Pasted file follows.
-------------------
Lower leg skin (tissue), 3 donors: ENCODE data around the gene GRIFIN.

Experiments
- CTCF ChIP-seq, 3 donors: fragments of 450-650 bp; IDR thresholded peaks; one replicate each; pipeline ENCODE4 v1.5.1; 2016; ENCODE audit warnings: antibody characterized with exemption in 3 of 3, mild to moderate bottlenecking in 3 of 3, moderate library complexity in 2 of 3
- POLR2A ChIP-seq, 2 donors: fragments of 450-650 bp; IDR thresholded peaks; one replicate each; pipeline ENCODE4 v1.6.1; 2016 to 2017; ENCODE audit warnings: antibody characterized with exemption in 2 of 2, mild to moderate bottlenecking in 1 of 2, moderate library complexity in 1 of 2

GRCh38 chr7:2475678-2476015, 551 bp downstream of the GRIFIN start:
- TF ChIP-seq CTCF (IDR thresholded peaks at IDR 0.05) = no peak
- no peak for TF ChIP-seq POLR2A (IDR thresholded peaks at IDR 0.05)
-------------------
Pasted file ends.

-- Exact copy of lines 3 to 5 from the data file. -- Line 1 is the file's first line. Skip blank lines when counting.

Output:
- CTCF ChIP-seq, 3 donors: fragments of 450-650 bp; IDR thresholded peaks; one replicate each; pipeline ENCODE4 v1.5.1; 2016; ENCODE audit warnings: antibody characterized with exemption in 3 of 3, mild to moderate bottlenecking in 3 of 3, moderate library complexity in 2 of 3
- POLR2A ChIP-seq, 2 donors: fragments of 450-650 bp; IDR thresholded peaks; one replicate each; pipeline ENCODE4 v1.6.1; 2016 to 2017; ENCODE audit warnings: antibody characterized with exemption in 2 of 2, mild to moderate bottlenecking in 1 of 2, moderate library complexity in 1 of 2

GRCh38 chr7:2475678-2476015, 551 bp downstream of the GRIFIN start: